At first I thought this might not be a bad idea, but then I gave it a bit of thought and here are a couple of potential issues:
  • Local variables are basically secondary access points to controls. They are not variables. Proposing to explicitly use them as such is a problem.
  • Presumably, such an interface would have to have all the safeties and niceties LV currently has (e.g. selecting from a list, like Intellisense, making sure you are talking about a specific control even if there are other controls with the same name, etc.). That means that NI will have to put some work into it to get a proper UI and IDE experience. How far do we want to take LV down this road, which essentially brings it closer to IDEs like Visual Studio and Eclipse instead of making its own strong points stronger.

By the way, I'm not against text on the diagram. The .NET and ActiveX hierarchies are probably a place where a text node would be useful (although I understand 8.x helped with that somewhat), but for most places, LabVIEW has a specific style it was designed for and text is not a part of that style (nor are local variables).

I disagree. Example Formula nodes have no "Intellisense". And they are very handy. The WORST part of Labview is dealing with strings. It's time they did something about it.

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QUOTE(dbyers3 @ Feb 25 2008, 05:44 PM)

It's time they did something about it.

If you feel strongly about it, you can try NI's product suggestion center, but I wouldn't hold my breath if I were you.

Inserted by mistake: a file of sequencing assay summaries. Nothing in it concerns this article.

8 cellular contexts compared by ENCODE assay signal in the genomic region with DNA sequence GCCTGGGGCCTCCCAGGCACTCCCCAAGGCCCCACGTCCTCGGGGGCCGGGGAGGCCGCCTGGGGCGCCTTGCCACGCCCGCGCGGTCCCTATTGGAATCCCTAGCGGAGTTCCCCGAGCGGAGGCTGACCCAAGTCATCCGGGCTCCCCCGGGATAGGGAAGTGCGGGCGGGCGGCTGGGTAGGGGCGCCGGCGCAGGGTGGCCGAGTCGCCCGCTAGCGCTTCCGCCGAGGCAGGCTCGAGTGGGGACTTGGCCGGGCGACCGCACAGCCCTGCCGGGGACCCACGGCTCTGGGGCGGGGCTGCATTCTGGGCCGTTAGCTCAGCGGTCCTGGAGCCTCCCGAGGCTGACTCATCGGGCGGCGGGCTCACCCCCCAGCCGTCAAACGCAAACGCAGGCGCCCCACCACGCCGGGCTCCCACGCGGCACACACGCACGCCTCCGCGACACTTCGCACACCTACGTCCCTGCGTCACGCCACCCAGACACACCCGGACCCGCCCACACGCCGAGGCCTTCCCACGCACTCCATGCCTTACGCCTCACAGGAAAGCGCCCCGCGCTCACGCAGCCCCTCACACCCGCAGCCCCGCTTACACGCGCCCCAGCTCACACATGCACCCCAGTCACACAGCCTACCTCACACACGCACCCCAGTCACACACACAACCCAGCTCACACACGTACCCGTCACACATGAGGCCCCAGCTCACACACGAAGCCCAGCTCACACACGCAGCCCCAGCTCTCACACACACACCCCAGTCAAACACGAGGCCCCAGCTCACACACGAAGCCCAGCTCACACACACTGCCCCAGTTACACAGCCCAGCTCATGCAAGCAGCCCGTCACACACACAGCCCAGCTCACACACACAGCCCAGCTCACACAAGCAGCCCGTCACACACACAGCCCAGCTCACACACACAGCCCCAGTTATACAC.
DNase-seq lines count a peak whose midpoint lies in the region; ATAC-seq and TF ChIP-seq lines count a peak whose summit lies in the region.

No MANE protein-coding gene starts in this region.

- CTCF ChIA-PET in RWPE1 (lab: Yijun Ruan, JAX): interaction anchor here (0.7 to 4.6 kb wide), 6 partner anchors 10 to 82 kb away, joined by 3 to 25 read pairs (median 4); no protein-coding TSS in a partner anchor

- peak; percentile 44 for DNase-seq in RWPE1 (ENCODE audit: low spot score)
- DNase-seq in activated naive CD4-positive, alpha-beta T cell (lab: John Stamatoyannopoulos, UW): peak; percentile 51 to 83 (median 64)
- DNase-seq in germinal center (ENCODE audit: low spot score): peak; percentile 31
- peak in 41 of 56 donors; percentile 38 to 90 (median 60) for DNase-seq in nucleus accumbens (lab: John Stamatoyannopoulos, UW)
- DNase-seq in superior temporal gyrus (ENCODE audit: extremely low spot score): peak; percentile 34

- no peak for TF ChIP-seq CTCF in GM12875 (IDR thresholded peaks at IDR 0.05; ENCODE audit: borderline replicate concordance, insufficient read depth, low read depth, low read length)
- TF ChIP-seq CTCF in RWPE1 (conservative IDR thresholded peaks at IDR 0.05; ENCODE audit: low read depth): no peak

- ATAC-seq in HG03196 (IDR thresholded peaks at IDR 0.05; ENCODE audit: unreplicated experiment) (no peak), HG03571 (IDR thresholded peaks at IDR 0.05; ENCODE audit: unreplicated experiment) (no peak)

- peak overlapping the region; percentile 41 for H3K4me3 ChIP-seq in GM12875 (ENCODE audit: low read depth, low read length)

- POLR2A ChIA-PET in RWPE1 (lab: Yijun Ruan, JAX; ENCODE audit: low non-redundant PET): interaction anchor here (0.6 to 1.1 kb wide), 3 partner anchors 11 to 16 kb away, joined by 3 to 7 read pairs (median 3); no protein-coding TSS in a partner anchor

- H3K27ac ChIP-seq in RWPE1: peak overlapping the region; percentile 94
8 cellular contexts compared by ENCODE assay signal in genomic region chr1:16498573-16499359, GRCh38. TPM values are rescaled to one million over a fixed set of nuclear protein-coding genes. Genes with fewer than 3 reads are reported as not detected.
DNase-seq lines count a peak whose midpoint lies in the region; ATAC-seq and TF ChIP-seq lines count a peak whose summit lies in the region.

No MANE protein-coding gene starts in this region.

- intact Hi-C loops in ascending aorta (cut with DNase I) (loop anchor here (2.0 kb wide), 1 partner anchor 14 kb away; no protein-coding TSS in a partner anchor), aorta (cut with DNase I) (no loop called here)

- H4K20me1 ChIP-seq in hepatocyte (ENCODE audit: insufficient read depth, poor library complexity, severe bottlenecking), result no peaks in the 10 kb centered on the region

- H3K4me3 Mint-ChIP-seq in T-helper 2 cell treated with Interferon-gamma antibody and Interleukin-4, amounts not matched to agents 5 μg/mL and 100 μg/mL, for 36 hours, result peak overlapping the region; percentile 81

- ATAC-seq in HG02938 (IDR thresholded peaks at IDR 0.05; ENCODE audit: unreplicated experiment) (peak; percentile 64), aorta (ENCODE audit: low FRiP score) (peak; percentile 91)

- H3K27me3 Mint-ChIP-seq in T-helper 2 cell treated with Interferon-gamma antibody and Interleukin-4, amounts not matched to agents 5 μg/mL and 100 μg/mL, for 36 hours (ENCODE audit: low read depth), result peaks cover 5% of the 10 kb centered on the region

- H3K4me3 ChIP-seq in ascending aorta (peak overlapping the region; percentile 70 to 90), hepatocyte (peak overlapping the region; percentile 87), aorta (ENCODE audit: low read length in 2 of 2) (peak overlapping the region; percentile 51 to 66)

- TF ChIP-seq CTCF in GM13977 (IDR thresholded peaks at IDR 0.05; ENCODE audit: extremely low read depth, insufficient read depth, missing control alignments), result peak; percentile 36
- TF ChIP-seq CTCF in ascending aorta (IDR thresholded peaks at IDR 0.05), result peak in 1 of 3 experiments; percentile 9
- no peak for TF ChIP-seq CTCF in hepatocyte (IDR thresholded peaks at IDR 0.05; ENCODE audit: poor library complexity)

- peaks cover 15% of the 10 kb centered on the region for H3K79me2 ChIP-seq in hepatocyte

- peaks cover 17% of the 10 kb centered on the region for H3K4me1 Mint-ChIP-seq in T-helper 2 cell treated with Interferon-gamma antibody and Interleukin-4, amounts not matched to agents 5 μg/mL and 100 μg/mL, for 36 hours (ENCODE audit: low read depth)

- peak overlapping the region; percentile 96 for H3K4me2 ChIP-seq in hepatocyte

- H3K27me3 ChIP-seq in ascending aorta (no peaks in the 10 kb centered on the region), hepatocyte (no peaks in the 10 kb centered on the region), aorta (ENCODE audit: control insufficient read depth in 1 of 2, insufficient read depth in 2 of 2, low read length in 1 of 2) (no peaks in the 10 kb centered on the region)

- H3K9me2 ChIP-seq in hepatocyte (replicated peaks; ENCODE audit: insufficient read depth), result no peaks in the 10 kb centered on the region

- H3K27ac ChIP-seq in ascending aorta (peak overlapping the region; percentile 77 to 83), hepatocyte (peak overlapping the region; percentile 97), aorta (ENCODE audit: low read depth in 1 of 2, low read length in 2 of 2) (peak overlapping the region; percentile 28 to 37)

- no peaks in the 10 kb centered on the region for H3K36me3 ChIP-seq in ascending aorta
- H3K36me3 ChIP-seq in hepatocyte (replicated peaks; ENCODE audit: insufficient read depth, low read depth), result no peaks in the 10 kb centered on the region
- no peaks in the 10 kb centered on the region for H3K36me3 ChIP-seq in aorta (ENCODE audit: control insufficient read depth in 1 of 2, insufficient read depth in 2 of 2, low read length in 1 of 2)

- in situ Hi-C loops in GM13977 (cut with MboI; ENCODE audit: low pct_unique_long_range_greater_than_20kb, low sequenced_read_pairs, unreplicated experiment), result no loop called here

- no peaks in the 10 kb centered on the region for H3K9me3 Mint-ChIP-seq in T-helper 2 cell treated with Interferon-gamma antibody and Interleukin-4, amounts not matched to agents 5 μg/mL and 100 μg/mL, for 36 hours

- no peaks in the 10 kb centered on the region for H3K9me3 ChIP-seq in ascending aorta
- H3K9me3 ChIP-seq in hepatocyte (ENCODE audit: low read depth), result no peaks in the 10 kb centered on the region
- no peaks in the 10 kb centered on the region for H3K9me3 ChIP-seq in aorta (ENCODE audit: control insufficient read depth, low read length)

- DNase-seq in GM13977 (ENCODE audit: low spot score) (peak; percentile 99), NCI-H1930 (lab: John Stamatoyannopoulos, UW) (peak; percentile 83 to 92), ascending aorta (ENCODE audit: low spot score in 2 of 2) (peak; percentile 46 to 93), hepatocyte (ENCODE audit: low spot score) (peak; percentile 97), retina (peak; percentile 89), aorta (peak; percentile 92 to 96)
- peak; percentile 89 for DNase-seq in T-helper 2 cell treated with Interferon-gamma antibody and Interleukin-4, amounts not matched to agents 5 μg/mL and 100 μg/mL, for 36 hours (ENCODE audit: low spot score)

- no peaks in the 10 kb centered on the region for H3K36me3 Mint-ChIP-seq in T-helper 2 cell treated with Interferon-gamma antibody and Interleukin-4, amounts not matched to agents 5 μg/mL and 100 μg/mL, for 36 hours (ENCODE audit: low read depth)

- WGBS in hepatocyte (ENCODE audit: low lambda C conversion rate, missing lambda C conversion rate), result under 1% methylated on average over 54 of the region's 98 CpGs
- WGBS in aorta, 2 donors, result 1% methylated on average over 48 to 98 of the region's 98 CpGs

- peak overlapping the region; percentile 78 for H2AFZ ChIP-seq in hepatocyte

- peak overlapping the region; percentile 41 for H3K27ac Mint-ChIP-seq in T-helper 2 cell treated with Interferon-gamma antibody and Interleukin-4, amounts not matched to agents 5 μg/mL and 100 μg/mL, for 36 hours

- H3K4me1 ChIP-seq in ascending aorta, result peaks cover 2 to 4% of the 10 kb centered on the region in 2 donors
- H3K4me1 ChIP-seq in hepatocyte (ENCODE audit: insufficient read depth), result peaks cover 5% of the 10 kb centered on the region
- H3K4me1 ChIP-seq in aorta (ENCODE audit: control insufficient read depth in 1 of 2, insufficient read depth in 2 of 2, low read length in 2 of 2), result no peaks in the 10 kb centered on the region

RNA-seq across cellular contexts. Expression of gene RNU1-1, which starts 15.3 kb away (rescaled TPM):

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QUOTE(dbyers3 @ Feb 25 2008, 08:44 AM)

The WORST part of Labview is dealing with strings.

I think that's a vast overreach. "Dealing with strings" probably wouldn't make the Top 5 in my list of "Worst Things About LabVIEW."

I agree that string handling can take up a lot of screen real estate, but this can be mitigated a great deal by encapsulating more of your code into subVIs to hide (or at least contain) the messy parts. I also question whether you "have to use a lot of local variables". I used to think I had to use a lot of local variables, too. I didn't -- it was my general approach to coding that was wrong. And once I started using better G coding styles & techniques, a lot of other problems went away, too.

All that having been said, I do sometimes wish the Local Variable node was smaller. In the (exceedingly rare) cases where I do actually need to use one, I find myself wondering if NI made them absurdly large to discourage their use :).

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QUOTE(Justin Goeres @ Feb 25 2008, 03:44 PM)

I think that's a vast overreach. "Dealing with strings" probably wouldn't make the Top 5 in my list of "Worst Things About LabVIEW."

I agree that string handling can take up a lot of screen real estate, but this can be mitigated a great deal by encapsulating more of your code into subVIs to hide (or at least contain) the messy parts.

I take LabVIEW's string handling at anytime instead of things like Perl's obscure and very compressed string manipulation operators. I do always get headaches trying to figure out what the result of such expressions would be whereas in LabVIEW I can fairly easily tell what the operators do.

It's using real estate, but hey as you say we have subVIs and they should be used for sure.

Rolf Kalbermatter